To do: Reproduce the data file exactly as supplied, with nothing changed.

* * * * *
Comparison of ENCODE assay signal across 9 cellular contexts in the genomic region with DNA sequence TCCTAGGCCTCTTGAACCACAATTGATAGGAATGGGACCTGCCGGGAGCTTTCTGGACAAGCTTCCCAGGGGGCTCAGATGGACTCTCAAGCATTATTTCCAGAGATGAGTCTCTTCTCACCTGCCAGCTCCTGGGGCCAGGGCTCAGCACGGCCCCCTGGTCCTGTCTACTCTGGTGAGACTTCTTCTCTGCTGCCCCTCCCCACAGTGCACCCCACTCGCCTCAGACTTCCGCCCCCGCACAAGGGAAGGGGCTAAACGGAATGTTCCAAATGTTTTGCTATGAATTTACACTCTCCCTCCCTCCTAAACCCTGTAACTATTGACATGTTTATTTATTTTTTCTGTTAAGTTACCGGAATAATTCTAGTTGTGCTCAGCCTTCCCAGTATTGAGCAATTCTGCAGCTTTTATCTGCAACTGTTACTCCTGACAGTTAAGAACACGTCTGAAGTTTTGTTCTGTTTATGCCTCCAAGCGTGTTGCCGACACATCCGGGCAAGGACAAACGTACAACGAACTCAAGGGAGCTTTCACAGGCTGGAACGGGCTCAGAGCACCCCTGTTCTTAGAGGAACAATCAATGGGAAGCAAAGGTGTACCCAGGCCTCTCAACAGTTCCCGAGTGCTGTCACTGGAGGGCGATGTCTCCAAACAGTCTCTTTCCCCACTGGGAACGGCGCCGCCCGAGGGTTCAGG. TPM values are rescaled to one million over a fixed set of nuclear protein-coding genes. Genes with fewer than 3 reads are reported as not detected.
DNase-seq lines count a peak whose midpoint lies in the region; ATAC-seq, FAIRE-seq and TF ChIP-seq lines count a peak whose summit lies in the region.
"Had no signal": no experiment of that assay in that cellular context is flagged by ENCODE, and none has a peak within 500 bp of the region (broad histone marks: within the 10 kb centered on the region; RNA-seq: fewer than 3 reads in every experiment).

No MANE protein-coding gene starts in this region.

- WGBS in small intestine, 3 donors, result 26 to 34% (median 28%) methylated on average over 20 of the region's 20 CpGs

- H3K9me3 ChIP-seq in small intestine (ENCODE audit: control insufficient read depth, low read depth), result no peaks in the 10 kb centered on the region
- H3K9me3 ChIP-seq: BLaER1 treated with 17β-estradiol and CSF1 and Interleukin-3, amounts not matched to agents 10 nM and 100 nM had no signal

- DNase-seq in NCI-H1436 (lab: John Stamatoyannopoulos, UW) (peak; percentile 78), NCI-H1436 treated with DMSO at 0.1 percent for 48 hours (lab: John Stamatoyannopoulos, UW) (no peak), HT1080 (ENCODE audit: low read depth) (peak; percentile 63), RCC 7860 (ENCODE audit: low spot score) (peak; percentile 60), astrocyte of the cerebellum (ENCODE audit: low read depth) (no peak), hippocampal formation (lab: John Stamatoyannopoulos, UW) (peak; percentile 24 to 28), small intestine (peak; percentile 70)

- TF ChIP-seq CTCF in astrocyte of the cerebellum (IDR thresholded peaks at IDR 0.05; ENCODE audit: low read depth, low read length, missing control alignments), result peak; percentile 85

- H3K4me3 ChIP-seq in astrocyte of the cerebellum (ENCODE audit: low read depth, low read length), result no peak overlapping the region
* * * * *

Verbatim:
Comparison of ENCODE assay signal across 9 cellular contexts in the genomic region with DNA sequence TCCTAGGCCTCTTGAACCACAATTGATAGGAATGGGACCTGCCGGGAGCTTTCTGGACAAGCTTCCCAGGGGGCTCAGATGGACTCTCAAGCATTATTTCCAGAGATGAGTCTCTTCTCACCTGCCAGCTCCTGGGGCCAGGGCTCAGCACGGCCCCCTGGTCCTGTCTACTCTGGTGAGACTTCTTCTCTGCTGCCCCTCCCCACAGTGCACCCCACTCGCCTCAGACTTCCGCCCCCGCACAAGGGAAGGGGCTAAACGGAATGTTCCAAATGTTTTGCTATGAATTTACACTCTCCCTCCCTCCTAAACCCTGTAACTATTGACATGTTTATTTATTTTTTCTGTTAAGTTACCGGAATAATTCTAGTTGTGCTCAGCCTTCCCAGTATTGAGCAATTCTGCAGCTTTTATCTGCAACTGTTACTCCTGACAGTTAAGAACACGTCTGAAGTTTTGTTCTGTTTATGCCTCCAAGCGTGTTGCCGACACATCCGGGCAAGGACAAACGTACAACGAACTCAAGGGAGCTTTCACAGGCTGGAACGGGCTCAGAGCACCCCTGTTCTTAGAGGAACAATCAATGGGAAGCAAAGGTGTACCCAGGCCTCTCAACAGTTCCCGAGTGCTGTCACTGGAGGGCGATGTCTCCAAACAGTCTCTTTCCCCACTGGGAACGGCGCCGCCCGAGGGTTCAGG. TPM values are rescaled to one million over a fixed set of nuclear protein-coding genes. Genes with fewer than 3 reads are reported as not detected.
DNase-seq lines count a peak whose midpoint lies in the region; ATAC-seq, FAIRE-seq and TF ChIP-seq lines count a peak whose summit lies in the region.
"Had no signal": no experiment of that assay in that cellular context is flagged by ENCODE, and none has a peak within 500 bp of the region (broad histone marks: within the 10 kb centered on the region; RNA-seq: fewer than 3 reads in every experiment).

No MANE protein-coding gene starts in this region.

- WGBS in small intestine, 3 donors, result 26 to 34% (median 28%) methylated on average over 20 of the region's 20 CpGs

- H3K9me3 ChIP-seq in small intestine (ENCODE audit: control insufficient read depth, low read depth), result no peaks in the 10 kb centered on the region
- H3K9me3 ChIP-seq: BLaER1 treated with 17β-estradiol and CSF1 and Interleukin-3, amounts not matched to agents 10 nM and 100 nM had no signal

- DNase-seq in NCI-H1436 (lab: John Stamatoyannopoulos, UW) (peak; percentile 78), NCI-H1436 treated with DMSO at 0.1 percent for 48 hours (lab: John Stamatoyannopoulos, UW) (no peak), HT1080 (ENCODE audit: low read depth) (peak; percentile 63), RCC 7860 (ENCODE audit: low spot score) (peak; percentile 60), astrocyte of the cerebellum (ENCODE audit: low read depth) (no peak), hippocampal formation (lab: John Stamatoyannopoulos, UW) (peak; percentile 24 to 28), small intestine (peak; percentile 70)

- TF ChIP-seq CTCF in astrocyte of the cerebellum (IDR thresholded peaks at IDR 0.05; ENCODE audit: low read depth, low read length, missing control alignments), result peak; percentile 85

- H3K4me3 ChIP-seq in astrocyte of the cerebellum (ENCODE audit: low read depth, low read length), result no peak overlapping the region